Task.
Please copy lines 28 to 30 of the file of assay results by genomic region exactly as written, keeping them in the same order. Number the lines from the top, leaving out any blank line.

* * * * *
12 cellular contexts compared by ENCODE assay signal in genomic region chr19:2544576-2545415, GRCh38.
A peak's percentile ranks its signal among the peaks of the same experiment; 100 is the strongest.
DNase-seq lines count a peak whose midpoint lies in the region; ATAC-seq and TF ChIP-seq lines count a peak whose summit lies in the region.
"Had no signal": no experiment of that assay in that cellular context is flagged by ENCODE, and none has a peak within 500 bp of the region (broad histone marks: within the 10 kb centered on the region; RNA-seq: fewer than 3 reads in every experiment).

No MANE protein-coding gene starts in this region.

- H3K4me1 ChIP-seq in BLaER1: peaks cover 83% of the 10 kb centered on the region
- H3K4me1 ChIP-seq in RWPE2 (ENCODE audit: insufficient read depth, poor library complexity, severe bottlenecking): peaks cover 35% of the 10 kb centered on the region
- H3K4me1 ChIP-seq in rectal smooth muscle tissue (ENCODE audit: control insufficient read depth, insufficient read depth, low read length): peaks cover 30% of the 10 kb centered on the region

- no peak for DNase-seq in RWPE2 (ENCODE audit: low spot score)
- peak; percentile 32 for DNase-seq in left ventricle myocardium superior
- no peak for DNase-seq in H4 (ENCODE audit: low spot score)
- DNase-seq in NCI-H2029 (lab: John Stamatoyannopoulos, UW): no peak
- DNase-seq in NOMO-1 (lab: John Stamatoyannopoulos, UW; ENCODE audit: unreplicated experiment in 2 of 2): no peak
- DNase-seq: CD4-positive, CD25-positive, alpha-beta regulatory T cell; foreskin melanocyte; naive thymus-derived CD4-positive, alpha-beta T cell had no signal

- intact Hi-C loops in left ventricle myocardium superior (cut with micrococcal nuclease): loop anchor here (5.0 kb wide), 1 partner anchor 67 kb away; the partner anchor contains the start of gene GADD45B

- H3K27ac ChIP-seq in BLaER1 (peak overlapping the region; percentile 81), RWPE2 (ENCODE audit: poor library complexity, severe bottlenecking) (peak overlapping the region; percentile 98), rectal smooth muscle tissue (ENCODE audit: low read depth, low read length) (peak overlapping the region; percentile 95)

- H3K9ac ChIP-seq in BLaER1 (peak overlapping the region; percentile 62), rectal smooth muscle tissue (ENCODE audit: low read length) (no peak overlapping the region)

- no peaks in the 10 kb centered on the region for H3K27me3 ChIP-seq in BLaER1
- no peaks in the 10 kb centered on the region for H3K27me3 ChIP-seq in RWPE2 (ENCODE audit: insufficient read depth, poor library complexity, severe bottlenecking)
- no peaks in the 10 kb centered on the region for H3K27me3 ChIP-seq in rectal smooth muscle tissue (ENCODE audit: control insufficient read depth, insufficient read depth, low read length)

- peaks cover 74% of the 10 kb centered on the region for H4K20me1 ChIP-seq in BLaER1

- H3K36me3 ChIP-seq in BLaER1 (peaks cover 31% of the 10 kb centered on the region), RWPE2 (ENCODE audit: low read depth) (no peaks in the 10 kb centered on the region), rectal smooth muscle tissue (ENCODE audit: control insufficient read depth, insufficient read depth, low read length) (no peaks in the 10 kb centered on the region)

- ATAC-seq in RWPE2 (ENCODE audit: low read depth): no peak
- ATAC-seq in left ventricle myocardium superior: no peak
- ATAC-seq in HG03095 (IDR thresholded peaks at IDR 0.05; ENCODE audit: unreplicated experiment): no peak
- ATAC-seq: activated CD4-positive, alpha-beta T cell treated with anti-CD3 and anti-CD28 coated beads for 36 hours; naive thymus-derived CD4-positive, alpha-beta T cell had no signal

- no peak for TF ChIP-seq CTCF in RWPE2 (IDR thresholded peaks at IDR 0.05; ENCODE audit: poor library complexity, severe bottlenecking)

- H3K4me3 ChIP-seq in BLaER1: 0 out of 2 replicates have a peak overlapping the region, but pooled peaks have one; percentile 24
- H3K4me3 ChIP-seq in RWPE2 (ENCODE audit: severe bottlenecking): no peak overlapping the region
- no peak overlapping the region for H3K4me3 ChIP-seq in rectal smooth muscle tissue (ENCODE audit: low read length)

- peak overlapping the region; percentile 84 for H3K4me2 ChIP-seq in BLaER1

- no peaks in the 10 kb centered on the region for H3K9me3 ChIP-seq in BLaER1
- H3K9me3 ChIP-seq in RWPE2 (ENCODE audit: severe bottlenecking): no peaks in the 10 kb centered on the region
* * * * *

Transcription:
- H3K4me3 ChIP-seq in BLaER1: 0 out of 2 replicates have a peak overlapping the region, but pooled peaks have one; percentile 24
- H3K4me3 ChIP-seq in RWPE2 (ENCODE audit: severe bottlenecking): no peak overlapping the region
- no peak overlapping the region for H3K4me3 ChIP-seq in rectal smooth muscle tissue (ENCODE audit: low read length)